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Thus, various alternative energy sources include nuclear (fission and fusion), hydroelectric, solar, wind and geothermal power. Unlike fossil fuels, the energy of light, wind, water, plant and geothermal sources does not emit carbon dioxide, and thus does not lead to global warming. Total wind power capacity of the Earth is much greater than annual electricity consumption worldwide. During the operation of wind farms, there is no contamination of environment (Alternative energy, 2014). The few negative impacts are a low-frequency noise (buzz) of working windmills and the death of birds that fall into the engine blades. The World Ocean also contains a huge energy potential. It includes solar energy and the energy of gravitation of the moon and the sun that causes tides and low tides. Power is generated from water accounts about 20% of global energy production (Douglass, 2005). The Sun is considered to be the most powerful source of clean energy. Another solution of the issue of fossil fuels is burning of organic waste in special plants that provide a household warm. Grant (2004) considered nuclear fission as an established source of power. The only problem with it consists in the fact that fission can produce only electricity, not chemical feedstocks and mobile energy. Orloff states that alternative energy gives significant promise in future helping to decrease the level of toxins and preserve natural resources.

Use of Fossil Fuels and Their Alternatives in India

The United States, China, and India are the leaders in the development of alternative energy. India faces an acute energy deficit, which prevents its industrial growth and economic progress. Creating a new power is dependent on imports of fossil fuels. India is highly dependent on oil imports. Goswami (2013) emphasized that India had a high electricity consumption because of economic development and population growth. “India's present generation capacity is about 200,000 MW” (Goswami, 2013). Thus, it is important to address the energy crisis through rational use of sets of renewable energy such as biomass, solar, wind and geothermal energy. In addition to enhancing energy, renewable energy will help India in mitigating the effects of climate change. India is the only country that has “an exclusive ministry for renewable energy development, the ministry of Non-Conventional Energy Sources” (Meisen, 2006). India occupies an important place in the market of wind energy: both in terms of installed capacity (4th place in the world) and growth capacity. Solar power takes a little place in the country due to the high cost of technology, but India produces photovoltaic cells. India also develops the production of bioethanol. Biodiesel industry is still in its infanthood. The authorities encourage farmers to plant crops to produce it. India also has significant potential for geothermal energy. Alternative sources currently account for only 5% of its generating capacity. “India has a flourishing and largely indigenous nuclear power program and expects to have 14,600 MWe nuclear capacity on line by 2020. It aims to supply 25% of electricity from nuclear power by 2050” (“Nuclear power in India”, 2014). Current lack of energy is planned to complete by hydropower potential, solar energy, wind energy, nuclear power and biomass recycling.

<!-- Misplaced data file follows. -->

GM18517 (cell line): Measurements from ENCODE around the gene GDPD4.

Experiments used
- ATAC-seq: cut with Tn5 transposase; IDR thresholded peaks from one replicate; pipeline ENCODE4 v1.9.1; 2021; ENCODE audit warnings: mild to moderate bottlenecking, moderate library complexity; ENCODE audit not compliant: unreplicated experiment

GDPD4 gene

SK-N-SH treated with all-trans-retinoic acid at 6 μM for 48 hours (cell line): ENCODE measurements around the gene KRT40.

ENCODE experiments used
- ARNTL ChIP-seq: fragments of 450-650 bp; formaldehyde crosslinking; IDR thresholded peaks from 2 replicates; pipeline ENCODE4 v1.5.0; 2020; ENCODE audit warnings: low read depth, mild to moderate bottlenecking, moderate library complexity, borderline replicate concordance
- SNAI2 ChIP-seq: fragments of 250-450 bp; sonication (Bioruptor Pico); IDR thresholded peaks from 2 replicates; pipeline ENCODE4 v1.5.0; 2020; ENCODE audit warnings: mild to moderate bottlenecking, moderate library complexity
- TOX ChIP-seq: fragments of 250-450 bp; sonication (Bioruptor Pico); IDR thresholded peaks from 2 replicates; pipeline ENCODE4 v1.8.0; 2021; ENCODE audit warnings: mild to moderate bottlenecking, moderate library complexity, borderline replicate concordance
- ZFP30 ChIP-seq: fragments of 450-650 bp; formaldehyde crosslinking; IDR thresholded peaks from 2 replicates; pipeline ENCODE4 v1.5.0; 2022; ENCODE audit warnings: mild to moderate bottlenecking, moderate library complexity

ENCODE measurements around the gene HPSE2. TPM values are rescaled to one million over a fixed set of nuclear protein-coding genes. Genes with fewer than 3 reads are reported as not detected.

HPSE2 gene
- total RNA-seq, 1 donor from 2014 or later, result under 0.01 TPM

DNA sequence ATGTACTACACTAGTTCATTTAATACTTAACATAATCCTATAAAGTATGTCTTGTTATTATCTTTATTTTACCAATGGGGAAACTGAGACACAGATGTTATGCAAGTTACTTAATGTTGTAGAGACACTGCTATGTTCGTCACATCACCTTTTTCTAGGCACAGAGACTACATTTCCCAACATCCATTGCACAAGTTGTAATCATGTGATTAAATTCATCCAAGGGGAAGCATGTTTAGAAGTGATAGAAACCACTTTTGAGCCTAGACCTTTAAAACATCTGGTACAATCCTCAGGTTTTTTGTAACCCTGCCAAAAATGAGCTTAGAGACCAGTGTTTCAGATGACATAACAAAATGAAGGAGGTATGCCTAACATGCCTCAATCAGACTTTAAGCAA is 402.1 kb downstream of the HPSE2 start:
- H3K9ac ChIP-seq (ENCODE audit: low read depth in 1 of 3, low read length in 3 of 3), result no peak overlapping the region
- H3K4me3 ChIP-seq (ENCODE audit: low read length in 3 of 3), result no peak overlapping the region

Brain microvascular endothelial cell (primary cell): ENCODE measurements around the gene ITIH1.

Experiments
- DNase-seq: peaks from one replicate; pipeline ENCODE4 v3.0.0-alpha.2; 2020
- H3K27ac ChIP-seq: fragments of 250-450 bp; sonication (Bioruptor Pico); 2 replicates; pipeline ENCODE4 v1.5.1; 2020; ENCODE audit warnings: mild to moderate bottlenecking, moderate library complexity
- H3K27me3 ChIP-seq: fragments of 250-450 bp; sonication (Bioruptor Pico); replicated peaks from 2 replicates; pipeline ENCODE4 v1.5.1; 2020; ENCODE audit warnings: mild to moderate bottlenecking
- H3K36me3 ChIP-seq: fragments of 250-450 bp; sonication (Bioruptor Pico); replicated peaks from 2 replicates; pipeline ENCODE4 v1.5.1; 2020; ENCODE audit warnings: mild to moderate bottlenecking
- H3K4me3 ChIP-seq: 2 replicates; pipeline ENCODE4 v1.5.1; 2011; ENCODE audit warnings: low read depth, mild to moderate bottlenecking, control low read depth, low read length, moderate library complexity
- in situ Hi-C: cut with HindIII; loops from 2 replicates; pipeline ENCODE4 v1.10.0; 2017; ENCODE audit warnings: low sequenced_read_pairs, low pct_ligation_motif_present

The modern world faces the problem of using fossil fuels, since there is a threat of their disappearing. Therefore, it is crucial to find alternative sources that will be able to replace fossil fuels. Many countries have provided various forms of alternative energy. As India has faced energy deficit, it became a good example of successful attempts of providing alternative sources of energy.